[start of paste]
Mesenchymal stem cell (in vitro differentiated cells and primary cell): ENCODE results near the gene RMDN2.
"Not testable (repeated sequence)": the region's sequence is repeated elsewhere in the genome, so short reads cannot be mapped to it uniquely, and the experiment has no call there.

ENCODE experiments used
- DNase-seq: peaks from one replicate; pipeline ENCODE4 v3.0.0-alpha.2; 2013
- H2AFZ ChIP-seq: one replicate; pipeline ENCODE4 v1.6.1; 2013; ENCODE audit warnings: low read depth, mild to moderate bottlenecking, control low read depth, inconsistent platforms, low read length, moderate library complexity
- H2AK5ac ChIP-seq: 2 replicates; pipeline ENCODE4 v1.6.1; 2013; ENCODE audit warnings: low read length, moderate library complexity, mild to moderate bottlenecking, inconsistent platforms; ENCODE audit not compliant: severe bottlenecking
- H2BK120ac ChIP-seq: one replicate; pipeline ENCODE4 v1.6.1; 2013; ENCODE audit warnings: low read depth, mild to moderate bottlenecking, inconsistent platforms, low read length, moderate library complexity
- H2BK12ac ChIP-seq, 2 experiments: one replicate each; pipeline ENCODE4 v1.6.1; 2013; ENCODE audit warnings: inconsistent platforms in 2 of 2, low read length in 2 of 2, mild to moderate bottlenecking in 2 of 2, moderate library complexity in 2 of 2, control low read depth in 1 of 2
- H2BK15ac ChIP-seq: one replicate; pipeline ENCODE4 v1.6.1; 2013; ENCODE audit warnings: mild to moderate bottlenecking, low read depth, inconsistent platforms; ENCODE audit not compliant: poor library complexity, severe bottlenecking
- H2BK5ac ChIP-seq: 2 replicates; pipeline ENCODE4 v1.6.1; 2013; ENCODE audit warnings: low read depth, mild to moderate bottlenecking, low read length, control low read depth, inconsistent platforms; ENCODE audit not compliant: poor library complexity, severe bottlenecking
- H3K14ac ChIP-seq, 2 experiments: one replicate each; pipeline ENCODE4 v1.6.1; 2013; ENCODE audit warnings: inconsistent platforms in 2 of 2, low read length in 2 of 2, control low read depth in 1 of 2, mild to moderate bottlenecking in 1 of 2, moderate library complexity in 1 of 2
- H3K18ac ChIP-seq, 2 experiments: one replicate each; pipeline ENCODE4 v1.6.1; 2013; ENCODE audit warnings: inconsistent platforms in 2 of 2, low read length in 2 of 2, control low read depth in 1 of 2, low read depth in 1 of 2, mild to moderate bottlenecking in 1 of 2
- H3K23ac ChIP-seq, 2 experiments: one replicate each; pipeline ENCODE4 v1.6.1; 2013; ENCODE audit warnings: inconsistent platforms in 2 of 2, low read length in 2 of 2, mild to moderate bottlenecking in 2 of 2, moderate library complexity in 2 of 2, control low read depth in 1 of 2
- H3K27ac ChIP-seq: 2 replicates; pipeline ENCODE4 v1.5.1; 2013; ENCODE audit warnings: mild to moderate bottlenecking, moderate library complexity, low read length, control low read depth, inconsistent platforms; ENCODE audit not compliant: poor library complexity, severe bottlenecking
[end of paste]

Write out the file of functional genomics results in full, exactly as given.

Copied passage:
Mesenchymal stem cell (in vitro differentiated cells and primary cell): ENCODE results near the gene RMDN2.
"Not testable (repeated sequence)": the region's sequence is repeated elsewhere in the genome, so short reads cannot be mapped to it uniquely, and the experiment has no call there.

ENCODE experiments used
- DNase-seq: peaks from one replicate; pipeline ENCODE4 v3.0.0-alpha.2; 2013
- H2AFZ ChIP-seq: one replicate; pipeline ENCODE4 v1.6.1; 2013; ENCODE audit warnings: low read depth, mild to moderate bottlenecking, control low read depth, inconsistent platforms, low read length, moderate library complexity
- H2AK5ac ChIP-seq: 2 replicates; pipeline ENCODE4 v1.6.1; 2013; ENCODE audit warnings: low read length, moderate library complexity, mild to moderate bottlenecking, inconsistent platforms; ENCODE audit not compliant: severe bottlenecking
- H2BK120ac ChIP-seq: one replicate; pipeline ENCODE4 v1.6.1; 2013; ENCODE audit warnings: low read depth, mild to moderate bottlenecking, inconsistent platforms, low read length, moderate library complexity
- H2BK12ac ChIP-seq, 2 experiments: one replicate each; pipeline ENCODE4 v1.6.1; 2013; ENCODE audit warnings: inconsistent platforms in 2 of 2, low read length in 2 of 2, mild to moderate bottlenecking in 2 of 2, moderate library complexity in 2 of 2, control low read depth in 1 of 2
- H2BK15ac ChIP-seq: one replicate; pipeline ENCODE4 v1.6.1; 2013; ENCODE audit warnings: mild to moderate bottlenecking, low read depth, inconsistent platforms; ENCODE audit not compliant: poor library complexity, severe bottlenecking
- H2BK5ac ChIP-seq: 2 replicates; pipeline ENCODE4 v1.6.1; 2013; ENCODE audit warnings: low read depth, mild to moderate bottlenecking, low read length, control low read depth, inconsistent platforms; ENCODE audit not compliant: poor library complexity, severe bottlenecking
- H3K14ac ChIP-seq, 2 experiments: one replicate each; pipeline ENCODE4 v1.6.1; 2013; ENCODE audit warnings: inconsistent platforms in 2 of 2, low read length in 2 of 2, control low read depth in 1 of 2, mild to moderate bottlenecking in 1 of 2, moderate library complexity in 1 of 2
- H3K18ac ChIP-seq, 2 experiments: one replicate each; pipeline ENCODE4 v1.6.1; 2013; ENCODE audit warnings: inconsistent platforms in 2 of 2, low read length in 2 of 2, control low read depth in 1 of 2, low read depth in 1 of 2, mild to moderate bottlenecking in 1 of 2
- H3K23ac ChIP-seq, 2 experiments: one replicate each; pipeline ENCODE4 v1.6.1; 2013; ENCODE audit warnings: inconsistent platforms in 2 of 2, low read length in 2 of 2, mild to moderate bottlenecking in 2 of 2, moderate library complexity in 2 of 2, control low read depth in 1 of 2
- H3K27ac ChIP-seq: 2 replicates; pipeline ENCODE4 v1.5.1; 2013; ENCODE audit warnings: mild to moderate bottlenecking, moderate library complexity, low read length, control low read depth, inconsistent platforms; ENCODE audit not compliant: poor library complexity, severe bottlenecking